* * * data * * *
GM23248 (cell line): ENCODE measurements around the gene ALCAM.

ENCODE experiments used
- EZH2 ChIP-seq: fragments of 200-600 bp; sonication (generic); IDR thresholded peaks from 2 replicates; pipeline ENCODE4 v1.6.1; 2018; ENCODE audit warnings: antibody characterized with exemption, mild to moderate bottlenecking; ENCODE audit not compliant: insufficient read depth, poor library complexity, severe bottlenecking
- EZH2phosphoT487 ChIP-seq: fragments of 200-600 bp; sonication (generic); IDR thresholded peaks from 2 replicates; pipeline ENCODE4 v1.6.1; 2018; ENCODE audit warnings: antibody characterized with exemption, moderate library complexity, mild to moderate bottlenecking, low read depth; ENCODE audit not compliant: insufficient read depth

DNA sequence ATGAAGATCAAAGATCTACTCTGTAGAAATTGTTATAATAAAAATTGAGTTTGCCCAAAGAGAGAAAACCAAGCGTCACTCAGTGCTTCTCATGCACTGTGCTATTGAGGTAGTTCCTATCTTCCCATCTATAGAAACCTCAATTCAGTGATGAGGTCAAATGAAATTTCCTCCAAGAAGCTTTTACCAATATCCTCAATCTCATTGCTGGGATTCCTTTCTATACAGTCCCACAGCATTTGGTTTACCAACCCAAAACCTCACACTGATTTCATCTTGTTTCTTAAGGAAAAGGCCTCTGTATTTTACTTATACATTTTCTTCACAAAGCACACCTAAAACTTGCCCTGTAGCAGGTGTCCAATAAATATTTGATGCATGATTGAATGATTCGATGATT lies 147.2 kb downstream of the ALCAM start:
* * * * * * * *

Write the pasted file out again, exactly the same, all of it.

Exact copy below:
GM23248 (cell line): ENCODE measurements around the gene ALCAM.

ENCODE experiments used
- EZH2 ChIP-seq: fragments of 200-600 bp; sonication (generic); IDR thresholded peaks from 2 replicates; pipeline ENCODE4 v1.6.1; 2018; ENCODE audit warnings: antibody characterized with exemption, mild to moderate bottlenecking; ENCODE audit not compliant: insufficient read depth, poor library complexity, severe bottlenecking
- EZH2phosphoT487 ChIP-seq: fragments of 200-600 bp; sonication (generic); IDR thresholded peaks from 2 replicates; pipeline ENCODE4 v1.6.1; 2018; ENCODE audit warnings: antibody characterized with exemption, moderate library complexity, mild to moderate bottlenecking, low read depth; ENCODE audit not compliant: insufficient read depth

DNA sequence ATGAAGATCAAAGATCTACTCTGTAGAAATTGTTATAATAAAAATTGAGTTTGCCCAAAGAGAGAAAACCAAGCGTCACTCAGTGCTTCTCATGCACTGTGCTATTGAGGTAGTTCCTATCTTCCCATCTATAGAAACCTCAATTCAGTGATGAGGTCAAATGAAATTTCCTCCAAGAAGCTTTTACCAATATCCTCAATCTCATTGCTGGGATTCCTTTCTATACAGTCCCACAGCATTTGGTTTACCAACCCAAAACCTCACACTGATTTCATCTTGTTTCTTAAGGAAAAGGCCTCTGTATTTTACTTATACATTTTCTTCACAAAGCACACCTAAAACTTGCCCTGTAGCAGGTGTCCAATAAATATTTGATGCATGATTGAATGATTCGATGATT lies 147.2 kb downstream of the ALCAM start: